Fergal Stapleton’s work occupies a mysterious and beautiful place between something like high seriousness and borderline worthlessness. A main characteristic of all his work is the extreme precision of its tunings – and then look at what is being tuned: bare little moments of attention, variations of low-energy hope, the slight, the perfect, the sad.
His output has some scope to it – from perfectly otherworldly large oil paintings of animal/spirit conversations/ceremonies, to smaller oils of peculiar, delicate blossoms, unlikely glassware, meagre fivers, coins and other dimly shining things. And then there are the sculptures: varied accumulations of strange-but-familiar objects such as concrete lumps inside dark cases, red-lit like remote items from another world; freestanding panels, some mirrored gold, bearing lowly arrangements of pale light and grey concrete; and constructions with motors and flapping fabric or wavering lightbulbs. And there are also much larger works, such as his pale, hengelike monuments of polystyrene and household emulsion.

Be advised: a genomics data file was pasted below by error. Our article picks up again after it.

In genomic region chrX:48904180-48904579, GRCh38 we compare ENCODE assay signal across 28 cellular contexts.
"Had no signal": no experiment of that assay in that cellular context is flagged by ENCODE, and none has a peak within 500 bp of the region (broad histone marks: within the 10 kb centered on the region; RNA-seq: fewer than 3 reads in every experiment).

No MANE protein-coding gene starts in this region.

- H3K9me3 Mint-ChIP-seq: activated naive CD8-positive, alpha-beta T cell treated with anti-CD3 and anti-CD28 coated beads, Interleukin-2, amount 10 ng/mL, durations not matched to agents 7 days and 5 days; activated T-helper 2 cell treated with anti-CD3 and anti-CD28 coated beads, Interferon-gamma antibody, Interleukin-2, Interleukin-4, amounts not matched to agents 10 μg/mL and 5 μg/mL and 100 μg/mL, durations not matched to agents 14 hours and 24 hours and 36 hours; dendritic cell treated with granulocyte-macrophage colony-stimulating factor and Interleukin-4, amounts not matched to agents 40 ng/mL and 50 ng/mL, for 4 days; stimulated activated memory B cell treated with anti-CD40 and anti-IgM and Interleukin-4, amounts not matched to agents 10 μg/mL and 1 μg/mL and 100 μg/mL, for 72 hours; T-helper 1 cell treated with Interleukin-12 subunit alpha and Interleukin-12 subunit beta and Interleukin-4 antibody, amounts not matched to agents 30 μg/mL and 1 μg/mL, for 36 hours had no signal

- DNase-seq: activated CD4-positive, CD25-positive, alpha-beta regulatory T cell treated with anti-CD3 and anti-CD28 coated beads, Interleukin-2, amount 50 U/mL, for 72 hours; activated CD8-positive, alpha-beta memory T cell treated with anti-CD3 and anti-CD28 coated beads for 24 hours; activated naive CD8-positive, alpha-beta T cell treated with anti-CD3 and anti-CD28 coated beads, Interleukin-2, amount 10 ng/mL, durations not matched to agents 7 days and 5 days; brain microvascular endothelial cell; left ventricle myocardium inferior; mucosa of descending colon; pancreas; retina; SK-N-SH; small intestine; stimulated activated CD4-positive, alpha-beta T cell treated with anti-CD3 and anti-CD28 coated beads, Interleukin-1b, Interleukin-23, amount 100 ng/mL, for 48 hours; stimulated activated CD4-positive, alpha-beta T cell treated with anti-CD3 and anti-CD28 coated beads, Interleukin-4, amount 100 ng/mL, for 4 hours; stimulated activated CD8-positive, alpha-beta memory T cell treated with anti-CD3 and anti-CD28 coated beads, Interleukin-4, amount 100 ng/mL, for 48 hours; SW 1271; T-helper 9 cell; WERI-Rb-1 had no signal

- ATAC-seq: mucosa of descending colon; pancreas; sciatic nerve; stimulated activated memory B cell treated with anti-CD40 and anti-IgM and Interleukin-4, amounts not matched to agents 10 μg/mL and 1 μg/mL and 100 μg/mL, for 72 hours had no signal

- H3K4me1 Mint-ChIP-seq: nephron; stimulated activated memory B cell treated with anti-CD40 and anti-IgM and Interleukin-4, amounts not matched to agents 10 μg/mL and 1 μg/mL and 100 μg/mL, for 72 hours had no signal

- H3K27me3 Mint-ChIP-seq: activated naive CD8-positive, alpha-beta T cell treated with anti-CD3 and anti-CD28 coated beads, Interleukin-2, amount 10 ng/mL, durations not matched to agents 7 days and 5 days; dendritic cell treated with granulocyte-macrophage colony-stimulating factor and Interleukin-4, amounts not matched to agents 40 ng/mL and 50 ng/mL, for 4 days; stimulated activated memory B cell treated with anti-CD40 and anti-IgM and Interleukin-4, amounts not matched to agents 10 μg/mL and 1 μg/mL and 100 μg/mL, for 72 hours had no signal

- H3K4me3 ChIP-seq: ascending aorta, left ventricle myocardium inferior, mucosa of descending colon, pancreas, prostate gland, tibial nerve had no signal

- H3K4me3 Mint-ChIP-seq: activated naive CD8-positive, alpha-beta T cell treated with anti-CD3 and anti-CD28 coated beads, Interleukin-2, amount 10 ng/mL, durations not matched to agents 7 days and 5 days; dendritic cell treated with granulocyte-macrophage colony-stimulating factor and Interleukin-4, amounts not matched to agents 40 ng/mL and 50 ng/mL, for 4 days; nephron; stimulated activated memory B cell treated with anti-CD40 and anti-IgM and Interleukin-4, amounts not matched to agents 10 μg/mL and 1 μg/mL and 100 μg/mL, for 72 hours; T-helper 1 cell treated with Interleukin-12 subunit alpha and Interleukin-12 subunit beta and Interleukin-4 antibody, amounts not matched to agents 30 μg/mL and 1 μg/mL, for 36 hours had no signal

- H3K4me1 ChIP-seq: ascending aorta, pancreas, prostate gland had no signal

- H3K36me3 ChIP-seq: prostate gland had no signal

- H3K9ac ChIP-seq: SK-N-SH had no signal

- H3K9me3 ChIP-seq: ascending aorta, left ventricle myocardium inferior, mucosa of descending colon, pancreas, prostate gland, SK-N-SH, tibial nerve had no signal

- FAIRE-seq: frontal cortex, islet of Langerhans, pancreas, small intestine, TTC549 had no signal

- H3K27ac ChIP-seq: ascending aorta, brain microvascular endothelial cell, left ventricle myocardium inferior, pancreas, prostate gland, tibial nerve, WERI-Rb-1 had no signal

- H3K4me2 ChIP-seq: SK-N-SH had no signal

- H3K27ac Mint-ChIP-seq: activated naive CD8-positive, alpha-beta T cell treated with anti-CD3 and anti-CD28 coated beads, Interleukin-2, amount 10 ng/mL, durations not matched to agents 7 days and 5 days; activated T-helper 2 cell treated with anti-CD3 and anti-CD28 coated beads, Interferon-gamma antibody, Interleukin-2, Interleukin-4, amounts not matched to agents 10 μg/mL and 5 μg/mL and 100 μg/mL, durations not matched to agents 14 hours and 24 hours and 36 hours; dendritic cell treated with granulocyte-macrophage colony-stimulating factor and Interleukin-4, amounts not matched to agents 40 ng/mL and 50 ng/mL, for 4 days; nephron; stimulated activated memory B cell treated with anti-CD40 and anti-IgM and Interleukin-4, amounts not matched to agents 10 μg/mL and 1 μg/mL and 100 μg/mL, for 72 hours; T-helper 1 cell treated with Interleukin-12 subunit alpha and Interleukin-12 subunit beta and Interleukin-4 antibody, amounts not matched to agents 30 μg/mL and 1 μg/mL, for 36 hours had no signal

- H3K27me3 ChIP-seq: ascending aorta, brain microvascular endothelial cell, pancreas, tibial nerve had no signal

Against the grain of artworld trends, Stapleton has been quietly influential to a certain breed of younger artist for at least a decade, and is recognisable as an exemplary force in his attitudes to art. With his new show at Carl Freedman Gallery, London (to 15 March), and a new set of works, Stapleton looks like he’s in range of the public eye once more, and those mysterious forces that surround art trajectories again just need that boost to bring his career closer to its proper place.
Originally published in the March 2014 FutureGreats issue, in association with EFG International